The past week of warm weather has finally made the plants in the college vegetable garden look like they are glad to be there. The soil has clearly warmed up into the mid to high 50s (we'll check tomorrow). I can guess the soil temperature by the fact that a planting of purple podded bush beans is up, even a zucchini seedling is peeking aboveground. The first green shoots are beginning to appear on the large overwintering roots of our scarlet runner beans, which are perennials, but don't start to grow till the soil is pretty warm.
The gai lon, or Chinese broccoli has grown quite a bit in the past week. Unfortunately, it is a bit of a disappointment in that it is all bolting. This means that is blooming, though the plants are rather small. Since much of what we eat of this plant is the top part of the stems, the harvest will be small. Usually, one cuts the top with its leaves and flowerbuds, then the plant makes lower stems, also with flowerbuds, and one cuts and eats those too. These plants are so small that there will be only a handful of edible stems from the first cutting of about 20 plants, and even less from later cuttings.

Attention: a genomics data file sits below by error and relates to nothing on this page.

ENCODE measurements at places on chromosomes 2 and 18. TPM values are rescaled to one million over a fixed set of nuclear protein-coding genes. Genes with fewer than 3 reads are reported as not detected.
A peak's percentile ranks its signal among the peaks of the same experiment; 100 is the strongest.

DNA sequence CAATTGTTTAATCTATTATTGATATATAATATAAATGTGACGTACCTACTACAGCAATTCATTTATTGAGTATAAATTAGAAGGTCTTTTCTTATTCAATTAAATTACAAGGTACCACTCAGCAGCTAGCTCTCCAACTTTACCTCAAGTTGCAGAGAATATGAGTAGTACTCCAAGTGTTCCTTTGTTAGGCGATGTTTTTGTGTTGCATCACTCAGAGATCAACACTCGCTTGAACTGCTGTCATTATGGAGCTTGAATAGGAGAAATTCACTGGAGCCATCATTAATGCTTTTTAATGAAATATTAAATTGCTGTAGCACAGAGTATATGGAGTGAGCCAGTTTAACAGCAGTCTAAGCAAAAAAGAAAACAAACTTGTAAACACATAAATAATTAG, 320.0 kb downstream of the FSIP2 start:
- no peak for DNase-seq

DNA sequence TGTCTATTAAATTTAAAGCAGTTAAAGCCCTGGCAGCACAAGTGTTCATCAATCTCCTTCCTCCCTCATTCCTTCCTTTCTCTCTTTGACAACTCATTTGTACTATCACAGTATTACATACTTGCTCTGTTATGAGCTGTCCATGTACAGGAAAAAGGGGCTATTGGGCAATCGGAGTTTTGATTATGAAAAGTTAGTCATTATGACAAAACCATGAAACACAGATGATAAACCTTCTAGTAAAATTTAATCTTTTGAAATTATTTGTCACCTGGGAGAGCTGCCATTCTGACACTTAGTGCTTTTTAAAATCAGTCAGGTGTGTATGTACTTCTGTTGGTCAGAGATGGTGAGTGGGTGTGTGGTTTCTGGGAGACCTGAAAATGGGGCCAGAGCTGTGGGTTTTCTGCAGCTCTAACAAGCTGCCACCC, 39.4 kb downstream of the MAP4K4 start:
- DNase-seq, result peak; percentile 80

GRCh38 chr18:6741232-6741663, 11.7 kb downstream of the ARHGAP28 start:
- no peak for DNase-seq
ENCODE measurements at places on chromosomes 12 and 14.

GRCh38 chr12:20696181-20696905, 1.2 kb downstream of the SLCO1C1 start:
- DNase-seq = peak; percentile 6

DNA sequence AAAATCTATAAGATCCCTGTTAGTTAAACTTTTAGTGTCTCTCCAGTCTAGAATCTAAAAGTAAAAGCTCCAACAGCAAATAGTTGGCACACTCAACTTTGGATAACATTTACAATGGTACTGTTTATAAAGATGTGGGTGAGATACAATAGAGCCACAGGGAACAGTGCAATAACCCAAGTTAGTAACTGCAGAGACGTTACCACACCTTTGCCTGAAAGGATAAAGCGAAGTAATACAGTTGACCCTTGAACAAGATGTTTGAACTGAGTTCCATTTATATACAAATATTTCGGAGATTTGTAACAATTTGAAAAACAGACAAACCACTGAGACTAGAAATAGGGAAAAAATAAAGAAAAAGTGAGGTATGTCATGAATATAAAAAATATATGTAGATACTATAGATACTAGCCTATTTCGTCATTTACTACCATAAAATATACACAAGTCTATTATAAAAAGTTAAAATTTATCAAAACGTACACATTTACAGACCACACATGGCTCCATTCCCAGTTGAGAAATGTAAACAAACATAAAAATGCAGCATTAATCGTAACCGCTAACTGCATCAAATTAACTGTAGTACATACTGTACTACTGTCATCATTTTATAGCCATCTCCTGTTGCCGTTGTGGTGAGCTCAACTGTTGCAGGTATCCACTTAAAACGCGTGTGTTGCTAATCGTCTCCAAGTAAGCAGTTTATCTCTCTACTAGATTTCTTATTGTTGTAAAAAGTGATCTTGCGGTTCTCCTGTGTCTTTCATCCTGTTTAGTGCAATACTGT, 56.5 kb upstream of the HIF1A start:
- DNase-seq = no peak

The directions said to plant gai lon in late spring or late summer to early fall. I don't know for sure what stimulates bolting in this plant, so I wanted to test different planting times to see what would happen. I have more seedlings ready to plant out tomorrow, and will sow more seed tomorrow, indoors, too. Will the next planting be the one with big, fat stems, or will we have to wait till mid summer? Garden suspense!